While I've come across one or two recipes that call for using plastic wrap in pots of boiling water (for example, to cook eggs), I've always been a bit wary of putting the wrap in boiling water. Can someone confirm or deny whether it is safe (or a good idea) to put plastic wrap in boiling water?
No definitive answer, there are different governing bodies and plastic wraps (cling films) in the US/Europe. There are also different plastic wraps for different purposes, microwave safe, safe for use with fatty foods, so on. Whether its safe or not will depend on the product used and most likely the time boiled for. The UKs Food Standard Agency said no (in 2012!) broken link - "Do not use cling films where they may melt into the food, such as in conventional ovens or with pots and pans on cooker hobs". The cling film industry are understandably much more positive.
I've poached eggs using cling film for ages and I'm still here. Read the plastic wrap boxes for warnings and choose the plastic wrap that's most suited. Poach an egg as described here (as of 2016, link requires registration to read) and check if the wrap comes away cleanly, If so you're good. I'd revisit this advice if your recipe called for cooking like this for longer than 5-10 minutes, there are likely more suitable products/recipes for extensive boil-in-the-bag manoeuvres.
Many meals have passed, I'm less gung-ho on heating cling film/plastics. It's amusingly still as contentious as ever and I certainly wouldn't brush the film with butter/oil/fat. My totally unscientific advice now would be learn how to poach an egg properly, It's fun, tasty, and significantly less boring than reading this answer. I like Ocaasi's answer, FWIW.
Agree with ceejayoz that melting isn't the issue. Melting is just the upper bound for problems. The common concern is about leaching, the diffusion of chemical toxins from the plastic into the food. It's known to be accelerated through fats and at heat, hence the concern. There seems to be consensus that "some" leaching occurs; the issue is that it's unclear how much, from which plastics, whether the body absorbs or excretes it, and if it matters.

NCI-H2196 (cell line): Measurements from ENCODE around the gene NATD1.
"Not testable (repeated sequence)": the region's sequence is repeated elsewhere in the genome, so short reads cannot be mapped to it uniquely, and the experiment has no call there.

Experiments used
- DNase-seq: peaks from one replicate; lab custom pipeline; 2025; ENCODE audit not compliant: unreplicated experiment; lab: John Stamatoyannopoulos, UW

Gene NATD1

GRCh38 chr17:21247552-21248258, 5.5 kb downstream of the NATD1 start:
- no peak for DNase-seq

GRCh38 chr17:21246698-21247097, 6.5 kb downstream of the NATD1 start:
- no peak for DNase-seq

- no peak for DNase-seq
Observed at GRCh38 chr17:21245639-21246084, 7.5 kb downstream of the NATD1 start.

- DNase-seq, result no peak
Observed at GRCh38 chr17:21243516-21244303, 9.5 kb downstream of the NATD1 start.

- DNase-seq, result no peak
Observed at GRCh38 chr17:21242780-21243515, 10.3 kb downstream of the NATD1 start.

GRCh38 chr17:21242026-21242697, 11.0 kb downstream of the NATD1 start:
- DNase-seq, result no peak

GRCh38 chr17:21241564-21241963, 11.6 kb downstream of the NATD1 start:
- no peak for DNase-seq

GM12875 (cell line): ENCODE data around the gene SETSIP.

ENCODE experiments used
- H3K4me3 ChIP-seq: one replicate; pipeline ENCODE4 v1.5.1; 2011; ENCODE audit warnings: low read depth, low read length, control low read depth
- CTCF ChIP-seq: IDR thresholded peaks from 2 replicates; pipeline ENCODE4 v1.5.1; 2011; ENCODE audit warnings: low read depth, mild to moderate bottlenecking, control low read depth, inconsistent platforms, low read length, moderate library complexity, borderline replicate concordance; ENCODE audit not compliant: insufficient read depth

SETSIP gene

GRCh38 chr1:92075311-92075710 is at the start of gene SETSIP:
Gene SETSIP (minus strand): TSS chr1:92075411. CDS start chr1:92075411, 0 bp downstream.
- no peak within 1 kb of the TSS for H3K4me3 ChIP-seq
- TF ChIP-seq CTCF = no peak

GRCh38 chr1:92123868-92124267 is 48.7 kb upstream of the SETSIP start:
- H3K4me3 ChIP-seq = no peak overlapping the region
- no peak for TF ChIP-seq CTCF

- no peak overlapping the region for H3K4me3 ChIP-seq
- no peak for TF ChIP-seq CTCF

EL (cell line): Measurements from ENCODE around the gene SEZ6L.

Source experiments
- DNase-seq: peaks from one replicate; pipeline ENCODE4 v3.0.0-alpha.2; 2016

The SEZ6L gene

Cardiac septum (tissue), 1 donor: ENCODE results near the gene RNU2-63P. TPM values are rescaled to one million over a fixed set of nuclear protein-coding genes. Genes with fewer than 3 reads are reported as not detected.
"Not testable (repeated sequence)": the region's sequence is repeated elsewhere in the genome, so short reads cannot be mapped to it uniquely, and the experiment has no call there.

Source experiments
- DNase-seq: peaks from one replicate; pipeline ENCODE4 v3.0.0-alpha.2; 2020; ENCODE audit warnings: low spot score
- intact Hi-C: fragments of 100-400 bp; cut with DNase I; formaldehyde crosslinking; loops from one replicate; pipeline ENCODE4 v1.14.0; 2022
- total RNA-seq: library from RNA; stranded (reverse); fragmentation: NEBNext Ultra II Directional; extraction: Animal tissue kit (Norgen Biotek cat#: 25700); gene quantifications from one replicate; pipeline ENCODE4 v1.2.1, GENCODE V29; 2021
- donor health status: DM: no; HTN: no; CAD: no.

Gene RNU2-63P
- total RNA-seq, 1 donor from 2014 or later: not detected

Alarmists will tell you that the chemical run-off is toxic and causes everything from cancer to birth-defects.
Governments have looked into the issue but not come out with a hard no. Industry groups are fighting the issue, but losing public opinion on things like waterbottles (see nalgene, which removed Bisphenol A (BP-A)from their formula).
Chefs generally care more about results than fringe chances of non-lethal toxicity and they have been using plastic wrap for as long as it's been around.
What should you do? It depends. Weigh fear with convenience. Use good quality products if you do use it. Don't do it too often. Or just enjoy it.
This article (1) says that plastic can release cancerous toxins, while this one (2) says this is a hoax. I would be careful and do some more research before using the plastic in this situation.
Water boils at 100c(212f). Good quality plastic wrap has a melting point between 120 and 140c(250 to 290f) So the answer is, it's ok, Just make sure you read the carton when buying the wrap, it should tell you the safe temperatures.
You can view my comments here How should I poach an egg? regarding the poaching of eggs in plastic wrap. It's something I do quite often.
The UK Food Standards Agency says "Do not use cling films where they may melt into the food, such as in conventional ovens or with pots and pans on cooker hobs."
Here is the link, this is the first bullet point under the second Q&A list of answers.
This was from 2002, 13 years ago.
Any non food grade plastic (and even those) when heated to certain temperatures (unless through incineration, around 1000c) will leach toxins, specifically dibenzofurans/dioxins
So no, using cling wrap under any circumstance other than cold, is not recommended, period.